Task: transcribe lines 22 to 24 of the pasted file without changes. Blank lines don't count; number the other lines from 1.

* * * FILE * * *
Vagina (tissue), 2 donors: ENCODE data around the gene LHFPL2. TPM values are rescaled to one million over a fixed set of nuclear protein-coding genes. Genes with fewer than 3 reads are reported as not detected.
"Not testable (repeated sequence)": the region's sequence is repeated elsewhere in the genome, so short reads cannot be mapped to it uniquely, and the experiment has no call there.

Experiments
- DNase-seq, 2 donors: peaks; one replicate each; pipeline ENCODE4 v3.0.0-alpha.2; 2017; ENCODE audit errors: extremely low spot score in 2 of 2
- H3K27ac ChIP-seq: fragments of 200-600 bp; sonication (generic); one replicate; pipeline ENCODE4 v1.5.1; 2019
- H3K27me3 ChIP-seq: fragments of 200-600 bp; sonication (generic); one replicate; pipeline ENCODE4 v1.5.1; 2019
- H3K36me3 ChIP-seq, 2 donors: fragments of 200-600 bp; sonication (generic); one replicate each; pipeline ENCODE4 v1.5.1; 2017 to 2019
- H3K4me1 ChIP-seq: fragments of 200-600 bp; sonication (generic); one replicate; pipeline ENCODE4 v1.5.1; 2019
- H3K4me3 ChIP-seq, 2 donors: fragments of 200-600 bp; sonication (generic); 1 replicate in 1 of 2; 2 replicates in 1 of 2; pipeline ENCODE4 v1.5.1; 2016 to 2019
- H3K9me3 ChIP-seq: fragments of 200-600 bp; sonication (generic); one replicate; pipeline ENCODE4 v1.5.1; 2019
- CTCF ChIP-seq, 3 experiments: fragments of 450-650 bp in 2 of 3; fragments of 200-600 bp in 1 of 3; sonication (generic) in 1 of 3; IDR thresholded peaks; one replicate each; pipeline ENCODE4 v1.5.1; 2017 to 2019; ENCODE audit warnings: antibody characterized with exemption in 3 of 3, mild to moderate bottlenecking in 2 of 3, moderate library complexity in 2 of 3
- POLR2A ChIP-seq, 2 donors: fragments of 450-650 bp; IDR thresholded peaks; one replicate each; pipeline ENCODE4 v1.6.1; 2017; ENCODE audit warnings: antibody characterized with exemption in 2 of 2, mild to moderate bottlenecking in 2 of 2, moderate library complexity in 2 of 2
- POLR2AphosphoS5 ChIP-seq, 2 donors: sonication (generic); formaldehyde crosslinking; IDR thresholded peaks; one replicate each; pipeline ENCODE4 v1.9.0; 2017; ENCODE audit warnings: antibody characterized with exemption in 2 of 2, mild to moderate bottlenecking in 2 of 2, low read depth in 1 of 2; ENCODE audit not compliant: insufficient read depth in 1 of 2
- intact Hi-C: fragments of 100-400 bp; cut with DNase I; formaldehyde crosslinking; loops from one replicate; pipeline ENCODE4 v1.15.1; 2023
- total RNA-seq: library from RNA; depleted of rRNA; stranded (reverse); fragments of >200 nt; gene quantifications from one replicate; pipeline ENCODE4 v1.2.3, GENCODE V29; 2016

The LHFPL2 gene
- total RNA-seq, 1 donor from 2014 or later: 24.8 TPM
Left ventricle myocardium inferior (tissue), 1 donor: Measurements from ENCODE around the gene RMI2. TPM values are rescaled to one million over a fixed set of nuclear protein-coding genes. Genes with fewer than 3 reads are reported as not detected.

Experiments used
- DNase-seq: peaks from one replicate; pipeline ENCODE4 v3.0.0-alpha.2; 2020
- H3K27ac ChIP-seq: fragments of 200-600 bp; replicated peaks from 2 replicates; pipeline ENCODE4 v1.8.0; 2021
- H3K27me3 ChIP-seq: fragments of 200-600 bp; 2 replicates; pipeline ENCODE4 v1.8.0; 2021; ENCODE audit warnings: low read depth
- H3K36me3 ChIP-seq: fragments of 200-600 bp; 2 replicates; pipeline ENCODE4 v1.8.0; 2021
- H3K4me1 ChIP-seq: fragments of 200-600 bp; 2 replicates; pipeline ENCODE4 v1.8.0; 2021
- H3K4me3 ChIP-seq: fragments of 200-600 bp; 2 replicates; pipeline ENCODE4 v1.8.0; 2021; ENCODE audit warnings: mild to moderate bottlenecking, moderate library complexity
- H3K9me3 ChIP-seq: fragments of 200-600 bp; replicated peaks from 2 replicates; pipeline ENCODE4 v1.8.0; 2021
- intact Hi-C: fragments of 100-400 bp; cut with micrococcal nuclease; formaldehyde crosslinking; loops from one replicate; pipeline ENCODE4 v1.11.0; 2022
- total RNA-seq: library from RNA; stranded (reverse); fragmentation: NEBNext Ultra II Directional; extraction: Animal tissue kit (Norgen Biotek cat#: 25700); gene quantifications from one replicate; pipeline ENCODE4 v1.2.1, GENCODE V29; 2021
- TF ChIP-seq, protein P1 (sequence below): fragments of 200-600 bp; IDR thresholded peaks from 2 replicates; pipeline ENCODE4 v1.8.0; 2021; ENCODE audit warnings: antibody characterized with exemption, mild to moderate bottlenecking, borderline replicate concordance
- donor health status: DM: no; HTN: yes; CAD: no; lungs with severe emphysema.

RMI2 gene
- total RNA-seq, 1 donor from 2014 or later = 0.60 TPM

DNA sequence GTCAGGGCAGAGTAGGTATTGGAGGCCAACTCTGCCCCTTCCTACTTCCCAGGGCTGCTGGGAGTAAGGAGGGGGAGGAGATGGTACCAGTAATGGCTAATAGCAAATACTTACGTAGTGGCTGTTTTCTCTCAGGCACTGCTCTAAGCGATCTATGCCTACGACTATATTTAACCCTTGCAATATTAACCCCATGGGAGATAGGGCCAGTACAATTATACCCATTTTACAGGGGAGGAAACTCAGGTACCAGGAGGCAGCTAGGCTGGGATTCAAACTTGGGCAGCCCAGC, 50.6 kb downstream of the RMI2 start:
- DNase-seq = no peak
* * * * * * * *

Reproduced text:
- H3K27me3 ChIP-seq: fragments of 200-600 bp; 2 replicates; pipeline ENCODE4 v1.8.0; 2021; ENCODE audit warnings: low read depth
- H3K36me3 ChIP-seq: fragments of 200-600 bp; 2 replicates; pipeline ENCODE4 v1.8.0; 2021
- H3K4me1 ChIP-seq: fragments of 200-600 bp; 2 replicates; pipeline ENCODE4 v1.8.0; 2021